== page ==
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Alicia Vikander, Vogue

David Sims/VOGUE

Alicia Vikander is the one to watch in 2016.

So, it makes perfect sense that she scored the cover of Vogue's January 2016 issue. E! News has obtained an exclusive first look at the actress' first-ever cover for the magazine, which follows a breakout year that included roles in Ex Machina, Testament of Youth, The Man from U.N.C.L.E. and The Danish Girl. Next year she stars in Tulip Fever, a 17th-century romance, and The Light Between Oceans, co-starring her boyfriend, actor Michael Fassbender. Additionally, Vikander is currently shooting the next installment in the Bourne franchise opposite A-lister Matt Damon.

Vikander recently earned a Screen Actors Guild nomination and two Golden Globe nominations, but hers is not an overnight success story. "To be quite honest, it's nerve-racking, the way these films sort of piled up. It's a mixed feeling when everything you've ever wanted in making films is coming true, and yet you feel scared because it's happening all at once. Suddenly you're in rooms with people you've looked up to for years, the Judi Denches. You wonder if you're good, if you have what it takes," she confesses. "You carry an anxiety around with you—I've met many actors now who will say this—and the lonely feeling that this could be your one chance."

Many directors have taken a chance on Vikander, including The Danish Girl's Tom Hooper. He saw her in Ex Machina and invited her to read with Eddie Redmayne, who was already cast.

"Eddie saw me crying after the scene ended, and he said to me later, 'Well, there's no great suspense around who you're going to cast.' The only other person who's overpowered me in an audition that way was Annie Hathaway when she came in to read for Les Misérables," he said.

Alicia Vikander, Vogue

David Sims/VOGUE

For as long as she can remember, Vikander has been a hard worker. The Swedish star moved to Stockholm by herself at age 15 to train at the Royal Swedish Ballet School. "In ballet school we all had very good grades, but not because you needed to be smart to dance," she says. "It was because ballet is about perfection, and if you weren't perfect, it was like the world was falling apart. I experienced a lot of stress around that. I went to therapy without telling my parents."

"I push myself hard," Vikander, 27, says of being a trained dancer. "I don't like pain, exactly, but as a ballerina I lived in constant pain. At ballet school in Stockholm, I remember we had a locker where if someone had been to the doctor and gotten painkillers, we divided them among us. In a sense we were all addicted. After I quit dancing, for a while it felt strange not to be in pain. It was as if an old friend, not a good friend but a presence, always tagging along, had left me."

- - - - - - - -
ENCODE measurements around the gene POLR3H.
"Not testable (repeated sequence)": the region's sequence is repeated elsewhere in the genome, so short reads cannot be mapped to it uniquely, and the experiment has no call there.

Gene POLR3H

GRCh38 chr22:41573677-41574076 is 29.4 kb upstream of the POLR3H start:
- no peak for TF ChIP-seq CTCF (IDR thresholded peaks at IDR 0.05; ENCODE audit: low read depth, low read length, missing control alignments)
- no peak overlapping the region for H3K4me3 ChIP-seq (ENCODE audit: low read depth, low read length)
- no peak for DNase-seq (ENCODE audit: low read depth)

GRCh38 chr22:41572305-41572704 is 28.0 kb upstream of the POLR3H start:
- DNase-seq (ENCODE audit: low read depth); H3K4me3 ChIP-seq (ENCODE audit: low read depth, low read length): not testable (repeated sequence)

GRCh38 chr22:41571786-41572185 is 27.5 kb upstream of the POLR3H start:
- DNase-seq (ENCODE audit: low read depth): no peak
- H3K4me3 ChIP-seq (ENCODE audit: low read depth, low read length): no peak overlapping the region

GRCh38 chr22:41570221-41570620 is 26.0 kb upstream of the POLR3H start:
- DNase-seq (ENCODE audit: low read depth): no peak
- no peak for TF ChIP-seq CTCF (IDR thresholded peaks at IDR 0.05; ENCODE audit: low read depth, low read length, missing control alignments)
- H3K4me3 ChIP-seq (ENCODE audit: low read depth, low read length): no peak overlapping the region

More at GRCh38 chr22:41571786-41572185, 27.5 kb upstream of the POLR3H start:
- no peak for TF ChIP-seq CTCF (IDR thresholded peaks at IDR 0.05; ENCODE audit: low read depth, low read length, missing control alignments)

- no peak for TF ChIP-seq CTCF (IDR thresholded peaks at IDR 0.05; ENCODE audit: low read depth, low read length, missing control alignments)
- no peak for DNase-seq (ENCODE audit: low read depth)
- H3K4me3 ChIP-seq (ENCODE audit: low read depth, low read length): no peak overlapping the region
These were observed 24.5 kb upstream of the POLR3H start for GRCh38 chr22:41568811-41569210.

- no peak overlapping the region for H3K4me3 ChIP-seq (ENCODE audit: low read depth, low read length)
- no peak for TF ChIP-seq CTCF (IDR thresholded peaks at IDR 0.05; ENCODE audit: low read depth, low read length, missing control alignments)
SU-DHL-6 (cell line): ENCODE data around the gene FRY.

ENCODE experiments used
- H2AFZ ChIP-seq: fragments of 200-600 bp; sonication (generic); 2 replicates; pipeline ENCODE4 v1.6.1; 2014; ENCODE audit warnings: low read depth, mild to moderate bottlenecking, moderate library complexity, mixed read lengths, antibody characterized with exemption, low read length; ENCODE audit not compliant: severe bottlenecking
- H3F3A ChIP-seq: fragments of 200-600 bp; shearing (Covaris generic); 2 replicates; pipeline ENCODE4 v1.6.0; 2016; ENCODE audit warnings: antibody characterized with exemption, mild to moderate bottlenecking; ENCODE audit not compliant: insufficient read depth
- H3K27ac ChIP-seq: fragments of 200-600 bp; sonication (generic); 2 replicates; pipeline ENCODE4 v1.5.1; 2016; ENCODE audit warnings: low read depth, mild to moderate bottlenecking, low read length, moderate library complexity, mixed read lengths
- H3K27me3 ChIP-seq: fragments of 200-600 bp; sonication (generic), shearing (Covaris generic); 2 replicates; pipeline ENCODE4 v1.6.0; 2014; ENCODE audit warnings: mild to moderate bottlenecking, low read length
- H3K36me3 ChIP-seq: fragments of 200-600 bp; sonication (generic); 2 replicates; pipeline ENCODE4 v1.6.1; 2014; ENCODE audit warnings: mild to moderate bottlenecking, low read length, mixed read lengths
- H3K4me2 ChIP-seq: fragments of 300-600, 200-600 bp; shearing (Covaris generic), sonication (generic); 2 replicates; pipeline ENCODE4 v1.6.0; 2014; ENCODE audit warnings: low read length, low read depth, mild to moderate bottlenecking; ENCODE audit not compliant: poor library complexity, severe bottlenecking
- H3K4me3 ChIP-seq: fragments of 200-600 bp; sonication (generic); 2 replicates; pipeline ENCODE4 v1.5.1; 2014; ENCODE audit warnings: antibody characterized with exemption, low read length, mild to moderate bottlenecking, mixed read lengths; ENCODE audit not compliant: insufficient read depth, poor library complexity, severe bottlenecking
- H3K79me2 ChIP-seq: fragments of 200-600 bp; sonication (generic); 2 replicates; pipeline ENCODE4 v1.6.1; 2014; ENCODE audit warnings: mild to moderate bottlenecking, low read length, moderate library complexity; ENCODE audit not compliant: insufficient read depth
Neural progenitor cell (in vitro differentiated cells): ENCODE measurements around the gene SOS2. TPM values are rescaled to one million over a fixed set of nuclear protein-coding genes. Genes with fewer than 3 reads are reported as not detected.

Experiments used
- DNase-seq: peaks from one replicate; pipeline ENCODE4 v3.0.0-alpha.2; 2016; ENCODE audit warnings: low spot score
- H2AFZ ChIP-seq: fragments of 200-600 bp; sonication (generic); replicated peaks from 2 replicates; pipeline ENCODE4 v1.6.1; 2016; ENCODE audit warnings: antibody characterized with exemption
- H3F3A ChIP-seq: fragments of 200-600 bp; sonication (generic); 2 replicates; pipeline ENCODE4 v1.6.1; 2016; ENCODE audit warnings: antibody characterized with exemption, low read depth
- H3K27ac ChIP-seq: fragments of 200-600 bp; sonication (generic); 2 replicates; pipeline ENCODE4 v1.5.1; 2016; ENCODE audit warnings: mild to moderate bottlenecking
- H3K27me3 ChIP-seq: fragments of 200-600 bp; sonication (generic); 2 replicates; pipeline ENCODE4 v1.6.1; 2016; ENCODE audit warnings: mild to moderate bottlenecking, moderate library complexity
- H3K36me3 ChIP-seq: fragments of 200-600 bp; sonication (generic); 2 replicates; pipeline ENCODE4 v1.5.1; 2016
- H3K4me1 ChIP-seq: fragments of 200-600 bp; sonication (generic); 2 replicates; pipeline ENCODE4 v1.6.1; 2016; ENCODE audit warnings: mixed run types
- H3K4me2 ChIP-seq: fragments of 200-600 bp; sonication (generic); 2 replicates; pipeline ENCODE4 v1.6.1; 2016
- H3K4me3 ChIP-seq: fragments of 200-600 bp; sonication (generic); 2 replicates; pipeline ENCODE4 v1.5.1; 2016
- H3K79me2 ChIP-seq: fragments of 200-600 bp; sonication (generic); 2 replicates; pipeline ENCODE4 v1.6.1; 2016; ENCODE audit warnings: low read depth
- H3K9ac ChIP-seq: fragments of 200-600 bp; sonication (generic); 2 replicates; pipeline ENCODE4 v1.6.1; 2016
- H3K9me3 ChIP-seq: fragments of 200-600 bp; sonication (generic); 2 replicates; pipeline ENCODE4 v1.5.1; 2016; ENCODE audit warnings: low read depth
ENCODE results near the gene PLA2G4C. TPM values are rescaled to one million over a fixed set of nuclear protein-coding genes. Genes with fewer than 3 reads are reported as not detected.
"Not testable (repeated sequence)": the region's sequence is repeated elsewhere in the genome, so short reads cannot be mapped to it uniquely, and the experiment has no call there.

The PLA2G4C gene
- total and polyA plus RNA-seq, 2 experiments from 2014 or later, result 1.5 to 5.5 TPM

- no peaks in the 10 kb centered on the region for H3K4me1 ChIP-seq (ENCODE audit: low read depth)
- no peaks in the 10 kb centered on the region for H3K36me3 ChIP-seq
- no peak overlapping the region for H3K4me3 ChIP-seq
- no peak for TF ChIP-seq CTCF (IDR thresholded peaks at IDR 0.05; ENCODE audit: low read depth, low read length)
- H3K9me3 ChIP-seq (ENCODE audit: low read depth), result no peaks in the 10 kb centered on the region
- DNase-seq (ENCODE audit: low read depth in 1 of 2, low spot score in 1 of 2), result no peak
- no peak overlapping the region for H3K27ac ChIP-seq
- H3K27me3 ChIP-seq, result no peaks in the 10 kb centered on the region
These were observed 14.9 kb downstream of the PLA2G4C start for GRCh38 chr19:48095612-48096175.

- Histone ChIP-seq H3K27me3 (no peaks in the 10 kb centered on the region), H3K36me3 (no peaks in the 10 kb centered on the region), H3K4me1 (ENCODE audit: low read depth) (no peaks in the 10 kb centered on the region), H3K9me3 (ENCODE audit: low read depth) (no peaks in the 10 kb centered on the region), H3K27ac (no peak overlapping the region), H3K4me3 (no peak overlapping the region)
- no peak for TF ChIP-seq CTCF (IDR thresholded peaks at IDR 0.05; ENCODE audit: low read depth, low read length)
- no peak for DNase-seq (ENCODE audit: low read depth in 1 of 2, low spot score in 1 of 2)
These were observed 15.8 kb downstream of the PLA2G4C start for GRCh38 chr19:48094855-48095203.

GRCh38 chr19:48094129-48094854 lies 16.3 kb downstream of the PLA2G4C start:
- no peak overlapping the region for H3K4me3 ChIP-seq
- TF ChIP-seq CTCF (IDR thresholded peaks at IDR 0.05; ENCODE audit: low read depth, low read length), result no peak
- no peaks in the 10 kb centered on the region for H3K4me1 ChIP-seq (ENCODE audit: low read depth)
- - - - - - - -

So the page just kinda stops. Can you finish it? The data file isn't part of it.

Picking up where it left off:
By the time she finished the three-year ballet program in Sweden, Vikander turned her attention to acting. "I figured I'd be a local actress, like my mum was," she says matter-of-factly.

After graduation, she appeared in a popular local soap opera and applied to drama school. She was rejected twice and later worked in a flower shop. She also applied to law school and was accepted, but in the summer of 2009, just before her first semester, Vikander landed the lead role in the Swedish film Pure. In 2011 she won a Guldbagge, Sweden's Oscar, for Best Actress.

From that moment on, her fate was sealed.

Vikander's dedication to her craft is unparalleled, according to Redmayne, himself a Golden Globe nominee for The Danish Girl. "In dance, if you don't get it right, you do it again and again and again. There are no kid gloves the way there are sometimes on a movie set, where you're allowed to save the best performance for the close-up," he tells Vogue. "Alicia grew up with that work ethic. When she came to audition for The Danish Girl, she had just come from The Man from U.N.C.L.E., and she needed to leave in the middle to shoot The Light Between Oceans. I said, 'You've got to take a holiday.' But no, her appetite was too rapacious for that."

Alicia Vikander, Vogue

David Sims/VOGUE

In spite of her blossoming career, Vikander still retains some level of anonymity.

"I can still go camping with my friends or go on the tube or the bus," she says. "I feel, for now, that I'm still able to see this industry from both sides. Sometimes I wonder whether that's going to change and suddenly I'm going to just—I don't know, go to the other side, if there is another side. I still have that fantasy, or maybe fear, about celebrity." She was first subjected to the more difficult aspects of fame when there were rumors that she and Fassbender had split up. Though she does not discuss her love life, she learned a valuable lesson from the experience. "I always believed there must be some truth to the stuff you read," she says. "But I learned."

Vogue's January 2016 issue is on newsstands Dec. 22.